If you haven’t already learned, the journey to certification is laced with financial challenges.
It is not lost on me that I was privileged to have constant financial support from my family. I recognize that many people do not have this option.
Even with support, I’ve had my own financial struggles throughout this process. Difficulty paying for medical bills while employed full-time, taking out loans for graduate school, and saving every penny for my internship, were all a part of my journey.
I’m not going to tell you that cutting out your daily iced coffee from Starbucks is going to fund this journey, but I do think it is important to have some healthy budgeting skills. There are a few things that I learned along the way though that I’d like to share with you.
Consider an assistantship position
This is particularly true for those who attend in-person graduate programs. An assistantship typically helps cover your tuition or gives you in-state tuition if you are out of state. It also can provide you with a monthly stipend as well. This is how I funded my graduate degree and paid for living expenses. It was tight, but I made do.
Find Jobs That Provide you with relevant skills
It’s a common misconception that you have to have “volunteer” hours when you apply for a practicum or internship. If you look closely, hospitals and school programs want experience in a hospital setting and with well children. There are lots of paid opportunities to work with children and families that will help you gain experience. The challenge here is typically the experience of working in a hospital setting under a CCLS. That is usually a volunteer role and there’s not a lot of ways around that. The best opportunity is to work as a child life assistant, but those roles are more rare to find.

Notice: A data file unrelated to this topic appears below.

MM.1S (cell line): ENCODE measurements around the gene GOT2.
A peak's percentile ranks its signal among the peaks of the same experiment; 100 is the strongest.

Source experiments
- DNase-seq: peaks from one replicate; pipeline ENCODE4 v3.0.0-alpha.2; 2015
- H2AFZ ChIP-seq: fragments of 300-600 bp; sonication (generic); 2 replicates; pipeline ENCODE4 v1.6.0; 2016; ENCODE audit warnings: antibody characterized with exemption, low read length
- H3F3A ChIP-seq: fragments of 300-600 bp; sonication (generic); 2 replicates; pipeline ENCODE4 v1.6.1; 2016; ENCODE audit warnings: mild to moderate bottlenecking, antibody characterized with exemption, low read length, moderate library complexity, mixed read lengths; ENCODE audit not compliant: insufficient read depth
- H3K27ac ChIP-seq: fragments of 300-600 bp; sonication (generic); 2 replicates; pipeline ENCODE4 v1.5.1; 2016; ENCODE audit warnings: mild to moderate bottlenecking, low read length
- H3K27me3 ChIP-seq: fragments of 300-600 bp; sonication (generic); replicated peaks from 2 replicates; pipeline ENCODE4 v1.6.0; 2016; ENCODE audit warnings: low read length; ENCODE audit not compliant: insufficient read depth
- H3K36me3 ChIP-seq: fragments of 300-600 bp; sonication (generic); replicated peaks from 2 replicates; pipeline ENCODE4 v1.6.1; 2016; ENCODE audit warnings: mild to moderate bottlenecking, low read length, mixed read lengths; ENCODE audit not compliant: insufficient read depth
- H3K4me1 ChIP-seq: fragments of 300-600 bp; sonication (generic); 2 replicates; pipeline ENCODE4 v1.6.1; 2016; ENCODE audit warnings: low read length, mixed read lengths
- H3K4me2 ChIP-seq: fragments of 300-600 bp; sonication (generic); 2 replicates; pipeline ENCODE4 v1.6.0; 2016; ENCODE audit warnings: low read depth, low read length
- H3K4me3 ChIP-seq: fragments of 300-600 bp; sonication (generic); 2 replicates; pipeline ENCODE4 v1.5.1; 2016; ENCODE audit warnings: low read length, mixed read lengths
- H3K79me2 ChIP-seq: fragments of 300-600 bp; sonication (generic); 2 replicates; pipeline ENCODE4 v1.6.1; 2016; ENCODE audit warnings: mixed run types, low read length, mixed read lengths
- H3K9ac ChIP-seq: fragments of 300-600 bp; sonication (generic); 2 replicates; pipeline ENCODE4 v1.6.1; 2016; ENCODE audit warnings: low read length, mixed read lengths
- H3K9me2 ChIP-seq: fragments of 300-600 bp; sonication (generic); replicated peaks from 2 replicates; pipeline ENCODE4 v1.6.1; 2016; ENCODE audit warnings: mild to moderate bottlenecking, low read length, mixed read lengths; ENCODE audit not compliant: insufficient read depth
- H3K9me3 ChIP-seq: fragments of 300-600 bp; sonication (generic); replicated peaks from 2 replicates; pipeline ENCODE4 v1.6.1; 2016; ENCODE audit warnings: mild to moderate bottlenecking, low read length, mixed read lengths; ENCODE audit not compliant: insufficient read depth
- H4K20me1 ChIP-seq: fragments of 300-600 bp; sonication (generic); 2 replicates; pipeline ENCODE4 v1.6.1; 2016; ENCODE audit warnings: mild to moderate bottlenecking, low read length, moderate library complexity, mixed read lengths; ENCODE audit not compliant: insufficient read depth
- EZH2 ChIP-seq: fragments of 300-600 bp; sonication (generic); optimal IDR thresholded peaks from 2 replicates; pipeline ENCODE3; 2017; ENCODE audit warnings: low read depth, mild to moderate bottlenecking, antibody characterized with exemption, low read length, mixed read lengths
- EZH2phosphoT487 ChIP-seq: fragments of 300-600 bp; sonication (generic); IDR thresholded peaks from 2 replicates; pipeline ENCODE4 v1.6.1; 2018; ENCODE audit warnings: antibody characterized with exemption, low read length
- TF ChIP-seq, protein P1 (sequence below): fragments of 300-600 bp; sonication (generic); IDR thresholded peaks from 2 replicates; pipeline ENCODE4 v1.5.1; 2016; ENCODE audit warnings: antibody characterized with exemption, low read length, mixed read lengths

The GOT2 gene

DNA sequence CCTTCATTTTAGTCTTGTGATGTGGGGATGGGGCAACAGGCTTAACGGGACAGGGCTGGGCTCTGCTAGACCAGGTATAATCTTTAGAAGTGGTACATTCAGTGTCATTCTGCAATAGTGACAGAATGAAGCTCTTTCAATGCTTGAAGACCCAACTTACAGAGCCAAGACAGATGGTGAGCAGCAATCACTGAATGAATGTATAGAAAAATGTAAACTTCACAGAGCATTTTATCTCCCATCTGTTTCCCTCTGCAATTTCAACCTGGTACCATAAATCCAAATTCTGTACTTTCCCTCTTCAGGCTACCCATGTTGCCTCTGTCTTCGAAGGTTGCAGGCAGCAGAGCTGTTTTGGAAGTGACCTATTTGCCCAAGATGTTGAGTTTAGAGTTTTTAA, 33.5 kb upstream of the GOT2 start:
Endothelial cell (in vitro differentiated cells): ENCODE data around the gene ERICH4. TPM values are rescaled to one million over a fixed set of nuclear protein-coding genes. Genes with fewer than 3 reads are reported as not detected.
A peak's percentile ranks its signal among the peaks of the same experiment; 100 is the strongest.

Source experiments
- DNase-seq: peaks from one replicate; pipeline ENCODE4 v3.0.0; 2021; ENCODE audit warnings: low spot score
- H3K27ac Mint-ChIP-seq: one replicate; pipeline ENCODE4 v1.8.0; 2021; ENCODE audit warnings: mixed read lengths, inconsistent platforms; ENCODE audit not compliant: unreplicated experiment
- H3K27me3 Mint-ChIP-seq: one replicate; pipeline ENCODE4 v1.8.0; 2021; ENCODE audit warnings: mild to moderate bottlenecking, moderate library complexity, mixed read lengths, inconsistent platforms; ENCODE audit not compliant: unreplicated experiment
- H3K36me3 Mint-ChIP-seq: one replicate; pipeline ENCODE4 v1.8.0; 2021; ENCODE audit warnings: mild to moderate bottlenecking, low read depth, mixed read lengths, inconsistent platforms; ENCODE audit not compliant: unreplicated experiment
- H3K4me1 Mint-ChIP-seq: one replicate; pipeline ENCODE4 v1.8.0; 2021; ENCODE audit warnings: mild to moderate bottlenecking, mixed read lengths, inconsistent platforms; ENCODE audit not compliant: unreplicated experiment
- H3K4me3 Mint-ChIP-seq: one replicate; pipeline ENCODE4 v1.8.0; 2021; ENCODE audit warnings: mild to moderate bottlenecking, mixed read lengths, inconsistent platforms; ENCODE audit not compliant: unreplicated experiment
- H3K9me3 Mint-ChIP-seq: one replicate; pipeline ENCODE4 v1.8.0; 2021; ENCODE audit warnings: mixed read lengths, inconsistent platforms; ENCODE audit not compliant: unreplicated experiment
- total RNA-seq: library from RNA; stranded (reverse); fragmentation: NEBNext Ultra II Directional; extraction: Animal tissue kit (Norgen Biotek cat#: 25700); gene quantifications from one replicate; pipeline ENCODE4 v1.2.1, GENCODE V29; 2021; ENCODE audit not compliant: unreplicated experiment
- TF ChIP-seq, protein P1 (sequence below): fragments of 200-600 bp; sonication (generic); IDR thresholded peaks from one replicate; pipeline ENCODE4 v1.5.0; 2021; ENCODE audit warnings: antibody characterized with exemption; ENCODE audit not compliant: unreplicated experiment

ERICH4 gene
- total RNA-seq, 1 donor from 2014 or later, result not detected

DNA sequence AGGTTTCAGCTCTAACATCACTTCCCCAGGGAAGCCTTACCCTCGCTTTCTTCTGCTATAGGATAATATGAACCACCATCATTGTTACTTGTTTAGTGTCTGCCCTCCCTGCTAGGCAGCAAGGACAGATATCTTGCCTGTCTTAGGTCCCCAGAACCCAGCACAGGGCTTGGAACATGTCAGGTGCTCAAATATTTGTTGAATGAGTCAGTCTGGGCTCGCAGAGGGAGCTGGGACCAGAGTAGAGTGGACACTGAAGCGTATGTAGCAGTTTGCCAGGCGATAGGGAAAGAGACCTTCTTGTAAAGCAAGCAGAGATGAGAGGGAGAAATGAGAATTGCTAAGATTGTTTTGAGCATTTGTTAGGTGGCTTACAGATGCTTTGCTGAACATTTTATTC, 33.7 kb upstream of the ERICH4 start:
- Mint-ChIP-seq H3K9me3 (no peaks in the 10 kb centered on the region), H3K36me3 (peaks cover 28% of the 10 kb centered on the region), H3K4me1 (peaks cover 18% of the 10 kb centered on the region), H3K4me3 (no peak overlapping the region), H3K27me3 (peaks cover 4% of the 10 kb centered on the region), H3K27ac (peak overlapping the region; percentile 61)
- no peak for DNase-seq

Look for scholarships
When I graduated high school, there were so many scholarships available. But it seems like once you get to college or graduate school, no one really talks about it anymore. Scholarships are still out there, utilize your college resources! There are typically career centers and advisors around that can help you fund educational opportunities.
Use your network
When you are looking to apply for practicums and internships, think about places where you may have a free place to stay. Do you have any family or friends in a different state that might allow you to stay there? Or do your family and friends have connections in states where you could easily find a roommate? This part takes a little creativity and sometimes a jump outside of your comfort zone!
Use your resources
Talk to people around you, connect with other students, and talk to them about their process. There are so many creative ways that people have become certified and I am just one person with one experience. Teams and people are being creative and you never what will come from a quick message on Instagram or LinkedIn.
Can I work during my internship?
It is not advised to work during your internship experience. The internship is typically a full-time experience that also requires work outside of the hospital setting. You are typically required to write journals, work on case studies, prepare projects, and engage in relevant readings. If you wanted to occasionally babysit on weekends I would say that would be manageable but that is the most I would do.
So how do you live during internship? The only answer is planning ahead or taking out loans. An unfortunate answer but the only advice I have at the moment…